Traveling sins? What the hell is this? I'll explain: The good news is that Japan is a safe country. It's also a remarkable culture – a delight for any traveller. This does not mean that all travel is easy.
After all, some visitors to Japan make mistakes that make their trip less fun, leave the locals with a bad impression, or land them in prison. Be sure to avoid these 7 travel sins on your next visit to Japan.
Traveling Sins #1 – Selfishness
First of all, let's take something into consideration: Japan is not an English-speaking country since most of its inhabitants cannot speak English. If people are kind enough to speak English with you – speak slowly.
First, consider at least learning some Japanese. Don't be selfish to think that others should know your language in their country.
On top of that, use visual communication such as hand gestures. Keep your words simple.
Occasionally, you might get lucky and find people who speak English, just like you do – but generally, you need to speak carefully. However, make a point of learning their language.
Therefore, some Japanese words are always appreciated. Communication is a two-way street.
Traveling Sins #2 – Lack of Resilience
The Japanese have a completely different set of social norms and manners. In fact, all countries do.
As well as what is socially acceptable in one country can be completely taboo in Japan. Likewise, what is rude in your country may be perfectly acceptable in Japan.
This is where patience and common sense help the traveler. Ask for suggestions. If you're on a crowded train and people keep pushing into the car – that's normal. Different norms and ways are a challenge – and therefore it is better to be ready to face that challenge.
Traveling Sins #3 – Pride
Visitors to Japan say the word gaijin (foreigner) often since the gaijin is a small minority in Japan.
If you are the only foreigner in a restaurant or on a train – you may feel that you really stand out, however the opposite applies.
After all, there are many foreigners living in Japan. Most Japanese have lived abroad or traveled extensively.
In other words, the locals aren't interested in you simply because you're a gaijin. In general, it's best to forget all about your race/nationality and have fun.
Traveling sins #4 – Lack of common sense
We all step out of our comfort zone on vacation. After all, it's your vacation – you've worked hard for it.
Enjoy, but police yourself: If you take off your clothes and go swimming in springs in your country – Japan is probably not the place to start. Japan is a conservative country with conservative laws:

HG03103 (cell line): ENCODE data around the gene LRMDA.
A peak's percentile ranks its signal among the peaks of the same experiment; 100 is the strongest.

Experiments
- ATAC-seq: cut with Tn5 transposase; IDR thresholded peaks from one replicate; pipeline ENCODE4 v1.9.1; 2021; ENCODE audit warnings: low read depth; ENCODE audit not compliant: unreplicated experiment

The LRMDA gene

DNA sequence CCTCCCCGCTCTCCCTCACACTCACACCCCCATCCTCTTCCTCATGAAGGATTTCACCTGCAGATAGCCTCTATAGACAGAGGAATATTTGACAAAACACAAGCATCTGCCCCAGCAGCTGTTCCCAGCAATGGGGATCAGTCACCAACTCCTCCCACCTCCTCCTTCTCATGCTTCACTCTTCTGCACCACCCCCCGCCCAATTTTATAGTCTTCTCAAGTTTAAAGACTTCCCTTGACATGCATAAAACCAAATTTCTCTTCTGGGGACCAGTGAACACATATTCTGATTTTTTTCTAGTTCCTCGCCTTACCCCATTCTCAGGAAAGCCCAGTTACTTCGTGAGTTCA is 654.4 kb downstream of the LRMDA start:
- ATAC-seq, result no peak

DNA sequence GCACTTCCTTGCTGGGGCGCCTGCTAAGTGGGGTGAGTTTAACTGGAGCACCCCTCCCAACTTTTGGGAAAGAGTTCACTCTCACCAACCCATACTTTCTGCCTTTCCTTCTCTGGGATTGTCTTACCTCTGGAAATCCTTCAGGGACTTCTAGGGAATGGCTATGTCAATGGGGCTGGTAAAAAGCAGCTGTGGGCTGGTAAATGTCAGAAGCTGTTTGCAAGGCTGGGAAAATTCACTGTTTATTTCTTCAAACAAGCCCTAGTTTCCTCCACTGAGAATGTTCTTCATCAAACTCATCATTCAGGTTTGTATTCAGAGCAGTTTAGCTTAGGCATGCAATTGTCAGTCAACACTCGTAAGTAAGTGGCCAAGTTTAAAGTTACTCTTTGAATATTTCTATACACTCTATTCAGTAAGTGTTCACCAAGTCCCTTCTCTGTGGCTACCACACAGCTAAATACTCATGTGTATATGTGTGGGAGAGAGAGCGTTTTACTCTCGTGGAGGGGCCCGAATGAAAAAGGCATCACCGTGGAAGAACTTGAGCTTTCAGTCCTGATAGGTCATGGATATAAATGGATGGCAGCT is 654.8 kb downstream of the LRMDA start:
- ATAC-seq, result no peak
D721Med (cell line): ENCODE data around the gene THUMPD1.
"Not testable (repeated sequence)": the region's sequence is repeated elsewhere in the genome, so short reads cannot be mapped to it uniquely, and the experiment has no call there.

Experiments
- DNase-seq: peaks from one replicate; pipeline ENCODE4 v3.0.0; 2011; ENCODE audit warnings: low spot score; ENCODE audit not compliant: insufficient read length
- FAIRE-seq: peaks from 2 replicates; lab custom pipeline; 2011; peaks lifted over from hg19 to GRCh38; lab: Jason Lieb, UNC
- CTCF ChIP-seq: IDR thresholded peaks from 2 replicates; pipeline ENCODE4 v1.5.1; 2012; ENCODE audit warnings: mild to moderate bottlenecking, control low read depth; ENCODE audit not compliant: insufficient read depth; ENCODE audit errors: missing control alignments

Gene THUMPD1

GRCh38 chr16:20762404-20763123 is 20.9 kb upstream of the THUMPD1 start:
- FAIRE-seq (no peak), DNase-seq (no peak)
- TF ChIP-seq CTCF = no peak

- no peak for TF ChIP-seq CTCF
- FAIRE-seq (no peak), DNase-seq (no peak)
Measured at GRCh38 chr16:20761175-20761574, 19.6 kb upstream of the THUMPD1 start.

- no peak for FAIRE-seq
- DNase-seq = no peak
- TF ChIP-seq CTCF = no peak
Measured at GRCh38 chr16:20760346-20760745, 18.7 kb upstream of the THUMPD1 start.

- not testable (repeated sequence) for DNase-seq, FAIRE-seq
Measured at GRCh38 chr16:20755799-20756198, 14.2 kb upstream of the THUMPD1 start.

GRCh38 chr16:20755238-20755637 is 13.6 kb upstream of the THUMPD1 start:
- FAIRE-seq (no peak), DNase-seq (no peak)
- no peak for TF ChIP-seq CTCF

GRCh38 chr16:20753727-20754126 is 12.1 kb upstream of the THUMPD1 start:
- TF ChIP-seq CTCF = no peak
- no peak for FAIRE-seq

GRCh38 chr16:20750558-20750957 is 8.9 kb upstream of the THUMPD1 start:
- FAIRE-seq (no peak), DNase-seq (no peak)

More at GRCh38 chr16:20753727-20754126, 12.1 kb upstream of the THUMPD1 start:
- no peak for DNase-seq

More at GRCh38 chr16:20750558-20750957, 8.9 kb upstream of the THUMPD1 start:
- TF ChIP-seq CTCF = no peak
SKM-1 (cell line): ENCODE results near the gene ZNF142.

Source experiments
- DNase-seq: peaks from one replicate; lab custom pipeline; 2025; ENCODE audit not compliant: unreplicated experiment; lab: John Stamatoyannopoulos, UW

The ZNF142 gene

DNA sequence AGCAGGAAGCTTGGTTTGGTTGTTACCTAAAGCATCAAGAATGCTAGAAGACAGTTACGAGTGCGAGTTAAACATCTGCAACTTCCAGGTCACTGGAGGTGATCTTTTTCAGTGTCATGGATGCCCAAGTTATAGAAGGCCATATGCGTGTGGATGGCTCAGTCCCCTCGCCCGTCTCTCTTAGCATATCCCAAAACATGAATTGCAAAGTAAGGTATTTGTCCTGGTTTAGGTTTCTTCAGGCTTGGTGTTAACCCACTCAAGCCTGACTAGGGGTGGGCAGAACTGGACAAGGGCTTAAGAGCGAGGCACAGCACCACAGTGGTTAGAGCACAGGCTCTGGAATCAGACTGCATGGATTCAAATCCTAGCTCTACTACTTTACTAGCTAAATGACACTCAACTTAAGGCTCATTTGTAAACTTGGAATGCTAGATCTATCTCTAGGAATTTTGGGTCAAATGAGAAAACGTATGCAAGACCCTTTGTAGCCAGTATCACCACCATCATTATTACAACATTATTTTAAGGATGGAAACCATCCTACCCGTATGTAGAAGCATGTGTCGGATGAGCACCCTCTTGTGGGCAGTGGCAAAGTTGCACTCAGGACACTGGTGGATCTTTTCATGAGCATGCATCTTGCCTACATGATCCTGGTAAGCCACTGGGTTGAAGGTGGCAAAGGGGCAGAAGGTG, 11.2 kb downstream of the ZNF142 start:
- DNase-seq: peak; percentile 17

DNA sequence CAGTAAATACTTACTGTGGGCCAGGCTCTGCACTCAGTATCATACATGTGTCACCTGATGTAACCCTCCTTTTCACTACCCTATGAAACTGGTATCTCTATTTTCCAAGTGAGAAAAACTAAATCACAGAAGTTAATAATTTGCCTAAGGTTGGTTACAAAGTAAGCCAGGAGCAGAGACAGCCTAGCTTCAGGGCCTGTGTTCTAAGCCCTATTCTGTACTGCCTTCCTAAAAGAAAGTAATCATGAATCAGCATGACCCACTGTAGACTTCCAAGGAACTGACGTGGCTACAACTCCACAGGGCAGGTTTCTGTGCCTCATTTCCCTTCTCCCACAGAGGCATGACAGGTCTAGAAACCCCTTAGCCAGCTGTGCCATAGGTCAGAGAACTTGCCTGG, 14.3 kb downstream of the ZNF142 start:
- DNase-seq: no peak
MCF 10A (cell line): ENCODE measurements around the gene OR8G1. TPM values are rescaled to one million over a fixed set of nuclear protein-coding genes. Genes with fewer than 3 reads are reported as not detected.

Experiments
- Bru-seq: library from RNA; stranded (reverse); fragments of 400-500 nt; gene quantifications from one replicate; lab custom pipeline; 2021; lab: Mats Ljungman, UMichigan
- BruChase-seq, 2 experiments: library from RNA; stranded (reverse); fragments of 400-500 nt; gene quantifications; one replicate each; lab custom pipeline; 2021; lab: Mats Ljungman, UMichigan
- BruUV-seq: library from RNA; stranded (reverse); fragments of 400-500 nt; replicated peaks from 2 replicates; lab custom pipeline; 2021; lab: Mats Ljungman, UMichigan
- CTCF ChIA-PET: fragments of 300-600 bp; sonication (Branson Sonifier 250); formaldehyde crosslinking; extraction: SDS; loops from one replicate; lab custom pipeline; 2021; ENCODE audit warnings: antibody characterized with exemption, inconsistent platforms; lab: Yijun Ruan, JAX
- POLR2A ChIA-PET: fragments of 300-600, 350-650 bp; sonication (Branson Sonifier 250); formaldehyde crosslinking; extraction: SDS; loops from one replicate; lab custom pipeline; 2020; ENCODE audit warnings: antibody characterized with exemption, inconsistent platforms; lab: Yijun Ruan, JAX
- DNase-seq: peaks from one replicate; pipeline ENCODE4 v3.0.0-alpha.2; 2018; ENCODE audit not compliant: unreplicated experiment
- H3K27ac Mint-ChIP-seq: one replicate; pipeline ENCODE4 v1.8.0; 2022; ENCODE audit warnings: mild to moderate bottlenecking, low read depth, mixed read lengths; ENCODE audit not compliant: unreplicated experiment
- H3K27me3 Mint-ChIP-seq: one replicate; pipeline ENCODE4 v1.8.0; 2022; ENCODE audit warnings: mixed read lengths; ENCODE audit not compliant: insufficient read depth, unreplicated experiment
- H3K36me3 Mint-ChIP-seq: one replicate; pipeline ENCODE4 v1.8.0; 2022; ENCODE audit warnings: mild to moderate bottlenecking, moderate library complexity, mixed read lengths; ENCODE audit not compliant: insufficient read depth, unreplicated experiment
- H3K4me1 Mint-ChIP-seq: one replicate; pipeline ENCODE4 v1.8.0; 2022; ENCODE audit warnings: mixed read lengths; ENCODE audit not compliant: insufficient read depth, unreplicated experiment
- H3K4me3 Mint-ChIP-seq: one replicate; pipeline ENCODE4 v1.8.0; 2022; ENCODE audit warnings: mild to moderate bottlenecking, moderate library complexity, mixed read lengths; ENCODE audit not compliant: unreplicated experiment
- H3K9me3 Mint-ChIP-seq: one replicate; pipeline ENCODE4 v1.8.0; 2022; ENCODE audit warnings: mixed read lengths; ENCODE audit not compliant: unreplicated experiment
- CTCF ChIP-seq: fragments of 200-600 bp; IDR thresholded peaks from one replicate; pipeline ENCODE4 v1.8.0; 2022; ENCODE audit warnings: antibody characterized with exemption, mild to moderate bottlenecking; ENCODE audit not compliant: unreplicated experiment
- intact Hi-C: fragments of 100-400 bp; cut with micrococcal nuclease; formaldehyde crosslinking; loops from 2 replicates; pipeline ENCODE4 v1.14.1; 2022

- Yes, Japan has the death penalty;
- Yes, the police can keep you in prison for 23 days without charge, without bail and without an adequate legal representative;
- Yes, more than 95% of people confess their crimes in those 23 days;
- Yes, if you get into a fight or dispute with a fellow countryman – they can communicate with the police and you cannot;
- Yes, your embassy will try to help if the police allow you to contact them. There's usually not much they can do;
- No, the police don't have a place in their hearts for foreign tourists who just want to express themselves;
Traveling Sins #5 – Lack of Respect
This is not so much a sin as a reminder:
Just now, I scared him off with the Japanese legal system. Let me remind you again – Japan is a safe and civilized country. If you treat people with respect, you will be rewarded. It's a matter of not acting like a vandal or a wimp.
The Japanese are proud of their culture. They like to share their culture with foreign visitors.
When you're walking down a street looking for food, it's tempting to walk into a McDonald's. Especially when most restaurants have Japanese signs and menus.
Japan is a wonderful place to be adventurous. Try new things. People will help you.
Traveling Sins #6 – Inflexibility
Everyone has expectations about the holidays. Japan is too set to live up to your expectations. Be flexible and Japan will exceed your expectations every time. Enjoy!
- I got sick in Japan! And now? – Cold and Flu
- What to do with the intense heat of the Japanese summer?
- How to spend little on food in Japan?
Traveling Sins #7 – Lack of Preparation
Cities like Tokyo are too big to just hang around. You need to prepare. Traveling aimlessly is simply the worst thing to do. Make sure you stop being lazy and make a schedule of the places you are going to visit.